Sex change halts beauty queen bid
Beach shots depict her as every inch a curvaceous beauty queen, but 23-year-old Jenna Talackova was born male and that has led to her being disqualified from Miss Universe Canada.
The rules of the contest run by the Donald Trump organisation say entrants must be "naturally born" females so organisers have told Ms Talackova - who underwent a sex change four years ago - she is out of the 61st Miss Universe Canada final taking place in May.
After being told she "did not meet the requirements to compete", the Vancouver resident is reported to be getting a lawyer. The disqualification has won her widespread sympathy and raised the question of whether the pageant has the right to decide who is female.
"She did not meet the requirements to compete despite having stated otherwise on her entry form," said a statement from Miss Universe Canada. "We do, however, respect her goals, determination and wish her the best."
"After review, organisers discovered that Jenna Talackova falsified her application and did not meet the necessary requirements to compete in the 2012 Miss Universe Canada pageant," a statement said.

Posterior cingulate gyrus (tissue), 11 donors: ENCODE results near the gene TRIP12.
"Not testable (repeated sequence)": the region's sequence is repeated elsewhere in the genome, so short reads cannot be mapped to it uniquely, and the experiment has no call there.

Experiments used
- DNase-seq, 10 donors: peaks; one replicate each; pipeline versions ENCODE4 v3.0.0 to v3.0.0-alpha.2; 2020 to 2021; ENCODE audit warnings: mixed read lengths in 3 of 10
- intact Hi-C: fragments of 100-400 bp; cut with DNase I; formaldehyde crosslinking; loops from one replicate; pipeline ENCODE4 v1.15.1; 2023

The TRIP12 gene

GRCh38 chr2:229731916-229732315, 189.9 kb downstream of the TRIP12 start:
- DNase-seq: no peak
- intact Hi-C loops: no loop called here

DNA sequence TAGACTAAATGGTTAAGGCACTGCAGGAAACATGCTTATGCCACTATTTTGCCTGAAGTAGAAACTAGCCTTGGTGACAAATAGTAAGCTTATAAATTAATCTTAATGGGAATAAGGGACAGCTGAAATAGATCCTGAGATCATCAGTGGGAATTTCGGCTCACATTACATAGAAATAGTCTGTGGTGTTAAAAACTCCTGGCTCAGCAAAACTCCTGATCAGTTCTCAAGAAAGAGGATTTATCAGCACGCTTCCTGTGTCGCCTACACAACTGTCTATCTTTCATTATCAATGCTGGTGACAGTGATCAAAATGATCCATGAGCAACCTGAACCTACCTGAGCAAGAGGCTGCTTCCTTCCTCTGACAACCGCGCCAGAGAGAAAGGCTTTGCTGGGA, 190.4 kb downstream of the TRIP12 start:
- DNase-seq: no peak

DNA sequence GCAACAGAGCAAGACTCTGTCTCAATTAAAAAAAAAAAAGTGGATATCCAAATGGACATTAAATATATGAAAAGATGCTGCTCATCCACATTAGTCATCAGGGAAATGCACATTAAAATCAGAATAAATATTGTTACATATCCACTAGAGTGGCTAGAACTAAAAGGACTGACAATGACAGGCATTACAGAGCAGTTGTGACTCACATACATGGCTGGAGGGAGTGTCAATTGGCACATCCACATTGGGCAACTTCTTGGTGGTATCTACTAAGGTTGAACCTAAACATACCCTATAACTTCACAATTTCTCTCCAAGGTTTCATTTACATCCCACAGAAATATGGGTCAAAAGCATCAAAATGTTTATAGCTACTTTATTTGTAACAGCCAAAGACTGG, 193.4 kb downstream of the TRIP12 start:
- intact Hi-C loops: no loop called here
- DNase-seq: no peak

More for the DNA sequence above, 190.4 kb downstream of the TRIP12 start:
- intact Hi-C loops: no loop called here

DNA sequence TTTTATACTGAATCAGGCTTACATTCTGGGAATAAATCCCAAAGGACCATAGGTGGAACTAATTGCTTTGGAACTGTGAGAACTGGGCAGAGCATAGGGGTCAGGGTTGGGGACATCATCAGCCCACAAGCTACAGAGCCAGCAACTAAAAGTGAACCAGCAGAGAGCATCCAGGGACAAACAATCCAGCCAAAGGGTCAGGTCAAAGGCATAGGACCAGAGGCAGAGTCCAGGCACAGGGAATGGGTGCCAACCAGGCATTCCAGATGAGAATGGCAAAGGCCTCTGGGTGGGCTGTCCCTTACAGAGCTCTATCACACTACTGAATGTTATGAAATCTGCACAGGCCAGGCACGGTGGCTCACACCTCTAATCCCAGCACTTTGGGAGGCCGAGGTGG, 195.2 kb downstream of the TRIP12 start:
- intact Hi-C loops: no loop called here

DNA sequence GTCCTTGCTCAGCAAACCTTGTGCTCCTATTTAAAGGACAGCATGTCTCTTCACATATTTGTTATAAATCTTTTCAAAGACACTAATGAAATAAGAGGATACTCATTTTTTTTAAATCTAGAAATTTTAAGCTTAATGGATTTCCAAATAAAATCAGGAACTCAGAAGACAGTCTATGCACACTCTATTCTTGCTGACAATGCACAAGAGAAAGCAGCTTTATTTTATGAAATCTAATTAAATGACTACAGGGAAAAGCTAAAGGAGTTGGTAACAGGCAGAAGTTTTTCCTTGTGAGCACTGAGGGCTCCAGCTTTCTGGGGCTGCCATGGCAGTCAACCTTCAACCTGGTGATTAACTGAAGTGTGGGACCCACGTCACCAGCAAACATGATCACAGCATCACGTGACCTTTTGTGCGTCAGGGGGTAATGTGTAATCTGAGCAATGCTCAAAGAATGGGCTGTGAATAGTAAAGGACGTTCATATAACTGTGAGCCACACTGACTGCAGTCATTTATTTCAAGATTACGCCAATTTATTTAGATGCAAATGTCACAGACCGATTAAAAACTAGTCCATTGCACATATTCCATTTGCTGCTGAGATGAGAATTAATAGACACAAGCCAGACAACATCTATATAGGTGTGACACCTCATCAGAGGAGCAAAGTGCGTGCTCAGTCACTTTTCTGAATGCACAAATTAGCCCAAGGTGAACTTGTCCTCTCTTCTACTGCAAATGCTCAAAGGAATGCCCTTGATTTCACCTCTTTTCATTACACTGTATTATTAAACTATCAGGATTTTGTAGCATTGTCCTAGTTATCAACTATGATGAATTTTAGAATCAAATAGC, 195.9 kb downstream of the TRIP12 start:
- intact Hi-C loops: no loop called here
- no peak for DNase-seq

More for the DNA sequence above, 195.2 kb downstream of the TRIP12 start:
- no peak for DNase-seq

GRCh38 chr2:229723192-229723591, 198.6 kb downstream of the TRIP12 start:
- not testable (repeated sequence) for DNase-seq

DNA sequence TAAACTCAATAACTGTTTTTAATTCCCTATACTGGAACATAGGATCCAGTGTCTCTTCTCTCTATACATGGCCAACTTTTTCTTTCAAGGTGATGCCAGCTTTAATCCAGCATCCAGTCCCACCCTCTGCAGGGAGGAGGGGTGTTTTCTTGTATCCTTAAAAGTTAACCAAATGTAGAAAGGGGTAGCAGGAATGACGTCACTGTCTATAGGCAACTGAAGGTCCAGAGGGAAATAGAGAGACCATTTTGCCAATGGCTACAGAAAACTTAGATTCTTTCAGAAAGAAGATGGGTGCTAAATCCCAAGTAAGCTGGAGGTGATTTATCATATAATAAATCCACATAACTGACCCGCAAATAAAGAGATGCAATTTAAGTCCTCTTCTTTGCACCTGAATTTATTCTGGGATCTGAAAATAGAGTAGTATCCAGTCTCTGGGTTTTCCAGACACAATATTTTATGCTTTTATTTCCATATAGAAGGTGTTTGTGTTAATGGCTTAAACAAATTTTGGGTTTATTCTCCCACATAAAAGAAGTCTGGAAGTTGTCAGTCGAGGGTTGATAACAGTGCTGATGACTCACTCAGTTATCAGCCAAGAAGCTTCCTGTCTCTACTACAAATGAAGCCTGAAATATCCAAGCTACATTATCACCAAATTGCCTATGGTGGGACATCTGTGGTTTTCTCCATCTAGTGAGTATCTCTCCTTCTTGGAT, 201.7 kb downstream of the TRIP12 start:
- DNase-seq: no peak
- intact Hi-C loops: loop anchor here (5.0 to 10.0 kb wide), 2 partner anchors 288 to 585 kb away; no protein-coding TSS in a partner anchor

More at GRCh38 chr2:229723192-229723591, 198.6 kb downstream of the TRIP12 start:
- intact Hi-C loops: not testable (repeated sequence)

Her change of gender was hardly a secret before the event because she had competed in the 2010 Tiffany Miss International Queen Competition for transgendered and transsexual women in Pattaya, Thailand.
In a video interview for that pageant, she said she had lived her life as a girl since the age of four, began hormone therapy at 14 and changed sex at 19. "I regard myself as a woman with a history," she said.
Connie McNaughton, Miss World Canada in 1984 and first runner-up for the world crown, called the decision outdated and discriminatory.
Some countries have their candidates undergo cosmetic surgery, she said, so what is wrong with sex-change surgery "because in your heart and soul you believe yourself to be a woman?"
A transgendered activist, Jamie Lee Hamilton, said Ms Talackova could sue for violation of her human rights, adding: "She was born with male genitalia and is being treated as a second-class citizen. Under the eyes of the law and the medical profession, she's a legal female."